True repentance is both oxygen and honey for the Christian, leading to spiritual life and sweetness. Charles Spurgeon once told the following story:
The teacher put the following question to her pupils: “What is the sweetest emotion?” As soon as the children comprehended the question, they took their slates and wrote their answers. One girl in a moment wrote down “Joy.” As soon as the teacher saw it, she expected that all would write the same. But another girl, more thoughtful, . . . wrote “Hope.” . . . The next one, when she brought up her slate, had written “Gratitude.” . . . Another, . . . “Love.” . . . But there was one other who had written in large characters—and as she brought up her slate the tear was in her eye, showing she had written what she felt—“Repentance is the sweetest emotion.” And I think she was right.
Biblical repentance is sweet because it leads to life (Acts 11:18), joy (Luke 15:4–7), refreshment (Acts 3:19–20), cleansing (1 John 1:9), fruit (Matt. 3:8), forgiveness (Luke 3:3), and fellowship with God and one another (1 John 1:7). Yet there’s a common misunderstanding of repentance that is neither biblical nor sweet, but bitter. This version of repentance does not lead to life and freedom, instead leading to death and slavery.
Turn, Turn, Turn!
When we think about repentance, many of us rightly think about the phrase “to turn away.” That is, in fact, the definition of the biblical words we translate as “repent.” Repentance involves turning away (or back) from something and toward something else.
This is where we often go wrong. Repentance is turning away from _____ and turning to _____. How would you fill in these blanks? Many Christians understand that we’re to turn away from sin, but we misunderstand what we’re to turn toward.
Up until recently, I would’ve said that repentance is turning away from sin and turning to righteousness. But a brother in Christ recently reminded me of a truth that has deepened my hope and joy in repentance. He told me, “Repentance is not primarily about turning away from sin and turning to righteousness; repentance is primarily about turning away from sin and turning to Christ” (Luke 1:16; 1 Thess. 1:9).
This is a subtle yet incalculably important nuance. One version of repentance leads to death. The other leads to life. One version leads to slavery, the other to freedom.
Subtle Difference, Enormous Implications
Believing repentance is primarily about turning to righteousness can perpetuate and deepen our commitment to legalism. If we think the chief end of repentance is new behavior, not communion with the person of Christ, then we’re reinforcing an anti-gospel hope in our own ability to “do better” next time.
Consider the vastly different outcomes of these two versions of repentance. If our response after we sin is, “God, I promise I will do better!” then our hope is in ourselves. This is a fast track to despair (Rom. 7:18–24). But if our response after we sin is, “God, I need you. Give me a fresh measure of Christ and all his benefits!” then our hope is in our perfectly faithful God, and that puts us on the path to joy, peace, and growth in holiness (Rom. 7:24–8:6).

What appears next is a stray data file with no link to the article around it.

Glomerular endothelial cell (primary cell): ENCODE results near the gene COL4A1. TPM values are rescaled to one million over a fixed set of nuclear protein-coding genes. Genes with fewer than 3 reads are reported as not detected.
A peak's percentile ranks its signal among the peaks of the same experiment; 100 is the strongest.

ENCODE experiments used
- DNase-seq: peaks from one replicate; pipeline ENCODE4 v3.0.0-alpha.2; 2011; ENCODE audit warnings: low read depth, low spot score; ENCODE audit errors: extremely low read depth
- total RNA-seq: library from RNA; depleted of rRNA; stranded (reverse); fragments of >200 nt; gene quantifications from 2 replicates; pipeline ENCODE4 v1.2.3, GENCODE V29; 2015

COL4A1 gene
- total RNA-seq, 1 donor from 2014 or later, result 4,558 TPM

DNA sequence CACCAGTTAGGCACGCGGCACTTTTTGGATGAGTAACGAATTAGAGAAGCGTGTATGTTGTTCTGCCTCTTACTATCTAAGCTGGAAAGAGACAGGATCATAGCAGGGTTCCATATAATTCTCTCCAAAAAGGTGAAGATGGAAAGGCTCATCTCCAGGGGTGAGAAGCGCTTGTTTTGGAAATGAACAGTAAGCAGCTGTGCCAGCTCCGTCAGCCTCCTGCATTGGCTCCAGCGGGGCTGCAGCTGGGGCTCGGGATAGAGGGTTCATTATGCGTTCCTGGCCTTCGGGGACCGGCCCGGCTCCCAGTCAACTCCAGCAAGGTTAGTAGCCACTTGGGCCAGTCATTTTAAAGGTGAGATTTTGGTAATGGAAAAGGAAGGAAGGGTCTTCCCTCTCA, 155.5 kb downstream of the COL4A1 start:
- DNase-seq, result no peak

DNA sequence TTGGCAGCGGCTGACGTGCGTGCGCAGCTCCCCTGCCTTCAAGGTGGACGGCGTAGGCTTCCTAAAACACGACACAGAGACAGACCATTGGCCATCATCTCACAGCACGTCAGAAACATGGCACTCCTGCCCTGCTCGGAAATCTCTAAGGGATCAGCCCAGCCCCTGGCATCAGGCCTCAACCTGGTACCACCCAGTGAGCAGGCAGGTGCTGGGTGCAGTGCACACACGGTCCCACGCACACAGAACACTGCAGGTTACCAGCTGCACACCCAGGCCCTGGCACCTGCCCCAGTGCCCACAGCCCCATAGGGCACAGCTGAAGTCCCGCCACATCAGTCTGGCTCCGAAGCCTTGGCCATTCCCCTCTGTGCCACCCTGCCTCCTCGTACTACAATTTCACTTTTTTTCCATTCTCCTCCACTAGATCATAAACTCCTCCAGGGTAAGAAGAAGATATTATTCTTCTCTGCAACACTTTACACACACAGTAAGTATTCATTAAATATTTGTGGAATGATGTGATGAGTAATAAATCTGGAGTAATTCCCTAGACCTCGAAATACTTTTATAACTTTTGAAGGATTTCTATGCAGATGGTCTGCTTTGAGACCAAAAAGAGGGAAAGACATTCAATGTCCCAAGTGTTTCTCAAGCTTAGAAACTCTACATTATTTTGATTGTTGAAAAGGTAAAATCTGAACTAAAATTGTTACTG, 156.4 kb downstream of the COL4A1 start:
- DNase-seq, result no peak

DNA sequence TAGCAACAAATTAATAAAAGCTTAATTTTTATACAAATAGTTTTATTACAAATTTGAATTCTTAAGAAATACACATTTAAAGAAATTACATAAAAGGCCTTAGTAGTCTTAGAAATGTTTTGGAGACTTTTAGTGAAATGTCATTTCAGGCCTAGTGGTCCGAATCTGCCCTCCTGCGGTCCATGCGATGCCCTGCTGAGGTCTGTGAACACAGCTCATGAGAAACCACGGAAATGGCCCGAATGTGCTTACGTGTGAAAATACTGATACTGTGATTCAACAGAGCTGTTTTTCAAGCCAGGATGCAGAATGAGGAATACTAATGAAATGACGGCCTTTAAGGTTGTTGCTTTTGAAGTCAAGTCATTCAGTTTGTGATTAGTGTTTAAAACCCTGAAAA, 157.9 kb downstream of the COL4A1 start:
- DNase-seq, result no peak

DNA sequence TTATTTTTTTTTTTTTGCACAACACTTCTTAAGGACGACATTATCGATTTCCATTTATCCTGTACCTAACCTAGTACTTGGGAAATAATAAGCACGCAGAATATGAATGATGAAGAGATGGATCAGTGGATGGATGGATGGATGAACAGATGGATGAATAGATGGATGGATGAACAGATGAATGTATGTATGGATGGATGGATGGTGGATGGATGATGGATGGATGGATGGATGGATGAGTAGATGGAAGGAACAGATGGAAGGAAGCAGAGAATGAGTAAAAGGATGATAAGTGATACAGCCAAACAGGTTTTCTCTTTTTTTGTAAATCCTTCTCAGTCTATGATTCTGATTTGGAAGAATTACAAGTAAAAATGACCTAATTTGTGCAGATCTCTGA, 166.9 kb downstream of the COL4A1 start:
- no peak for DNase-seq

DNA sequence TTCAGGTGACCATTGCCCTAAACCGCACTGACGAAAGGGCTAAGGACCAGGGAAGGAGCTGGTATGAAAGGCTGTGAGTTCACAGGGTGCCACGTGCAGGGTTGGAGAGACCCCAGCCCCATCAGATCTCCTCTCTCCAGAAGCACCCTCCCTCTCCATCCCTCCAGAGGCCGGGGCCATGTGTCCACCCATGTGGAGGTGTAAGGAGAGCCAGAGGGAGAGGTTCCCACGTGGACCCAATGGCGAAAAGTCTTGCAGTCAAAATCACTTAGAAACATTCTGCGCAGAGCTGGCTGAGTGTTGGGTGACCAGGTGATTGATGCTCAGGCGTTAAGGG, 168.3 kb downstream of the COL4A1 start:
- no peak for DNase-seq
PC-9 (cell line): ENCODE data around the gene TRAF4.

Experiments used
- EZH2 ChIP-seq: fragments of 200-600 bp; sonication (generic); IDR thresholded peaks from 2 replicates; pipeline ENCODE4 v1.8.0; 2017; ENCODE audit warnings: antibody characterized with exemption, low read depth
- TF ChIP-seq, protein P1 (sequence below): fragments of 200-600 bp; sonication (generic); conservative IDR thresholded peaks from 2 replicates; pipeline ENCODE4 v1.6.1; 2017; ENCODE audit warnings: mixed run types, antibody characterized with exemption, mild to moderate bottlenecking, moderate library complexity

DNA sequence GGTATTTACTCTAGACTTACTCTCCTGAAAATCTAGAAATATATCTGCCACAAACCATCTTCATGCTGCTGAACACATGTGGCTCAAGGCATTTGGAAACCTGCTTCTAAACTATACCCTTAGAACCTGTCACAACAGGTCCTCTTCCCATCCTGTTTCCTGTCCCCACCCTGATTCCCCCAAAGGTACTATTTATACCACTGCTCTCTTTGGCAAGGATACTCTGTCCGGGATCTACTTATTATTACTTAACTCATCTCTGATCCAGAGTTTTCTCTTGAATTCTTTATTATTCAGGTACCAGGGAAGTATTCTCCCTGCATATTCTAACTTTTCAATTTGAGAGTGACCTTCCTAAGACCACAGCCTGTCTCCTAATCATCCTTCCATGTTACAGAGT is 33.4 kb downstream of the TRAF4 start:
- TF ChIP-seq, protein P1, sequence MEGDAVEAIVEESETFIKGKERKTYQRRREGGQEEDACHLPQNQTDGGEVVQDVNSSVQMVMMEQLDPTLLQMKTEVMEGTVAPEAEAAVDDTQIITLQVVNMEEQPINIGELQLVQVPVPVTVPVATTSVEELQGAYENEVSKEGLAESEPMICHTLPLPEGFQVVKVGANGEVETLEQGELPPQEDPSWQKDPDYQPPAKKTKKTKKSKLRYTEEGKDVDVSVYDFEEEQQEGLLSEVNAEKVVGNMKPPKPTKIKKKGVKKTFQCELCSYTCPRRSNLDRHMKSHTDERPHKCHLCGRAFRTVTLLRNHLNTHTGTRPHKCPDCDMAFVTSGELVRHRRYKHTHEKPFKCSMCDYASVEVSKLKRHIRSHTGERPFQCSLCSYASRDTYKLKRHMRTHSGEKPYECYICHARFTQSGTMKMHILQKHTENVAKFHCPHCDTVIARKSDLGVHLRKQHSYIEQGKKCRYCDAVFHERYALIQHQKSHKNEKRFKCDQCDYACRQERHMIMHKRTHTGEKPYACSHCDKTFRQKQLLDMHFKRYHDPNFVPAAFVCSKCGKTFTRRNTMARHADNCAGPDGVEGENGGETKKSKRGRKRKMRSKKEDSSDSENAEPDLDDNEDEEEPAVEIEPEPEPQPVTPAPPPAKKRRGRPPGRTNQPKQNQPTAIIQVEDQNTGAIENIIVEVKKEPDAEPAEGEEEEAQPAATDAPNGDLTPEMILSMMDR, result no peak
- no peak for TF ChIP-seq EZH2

What About Holy Living?
If you’re sensitive to antinomianism (as we should be), you may be suspicious of this notion of repentance. By making turning away from sin and turning to Christ the primary mark of repentance, do we throw out the importance of pursuing obedience? By no means (Rom. 6:1–4)! In fact, just the opposite.
See how the Westminster Shorter Catechism defines repentance that leads to life:
Repentance leading to life is a saving grace, by which a sinner having truly realized his sin and grasped the mercy of God in Christ, turns from his sin with grief and hatred and turns to God with full resolve and effort after new obedience.
So, repentance is not turning away from sin and turning to righteousness; repentance is turning away from sin with grief and hatred of it and turning to Christ with a resolve and effort after a new obedience.
Believing repentance is primarily about turning to righteousness can perpetuate and deepen our commitment to legalism.
The difference between the two definitions of repentance is not that one includes a pursuit of righteous living and the other does not. Rather, the difference is that one makes righteous living the primary focus and the other makes knowing Christ the primary focus.
Fixate on the Savior, Not on Your Sin
Ironically, when we make sinning less our primary goal in repentance, we can achieve the opposite. We tend to overanalyze, get caught up in despair, and fall flat on our faces. But when we make fleeing to Christ our primary goal in repentance, we get caught up in his beauty and find ourselves bearing the fruit of sanctification (John 15:4–5).
Believer, repentance is sweet when it’s centered on the Savior. God has fully taken care of your sin in Christ. You are free to take your own performance off the throne of your heart and to allow Christ to have his proper place. As Robert Murray M’Cheyne put it, “For every look at yourself, take ten looks at Christ.” May this be our pursuit in every arena of our lives—repentance included.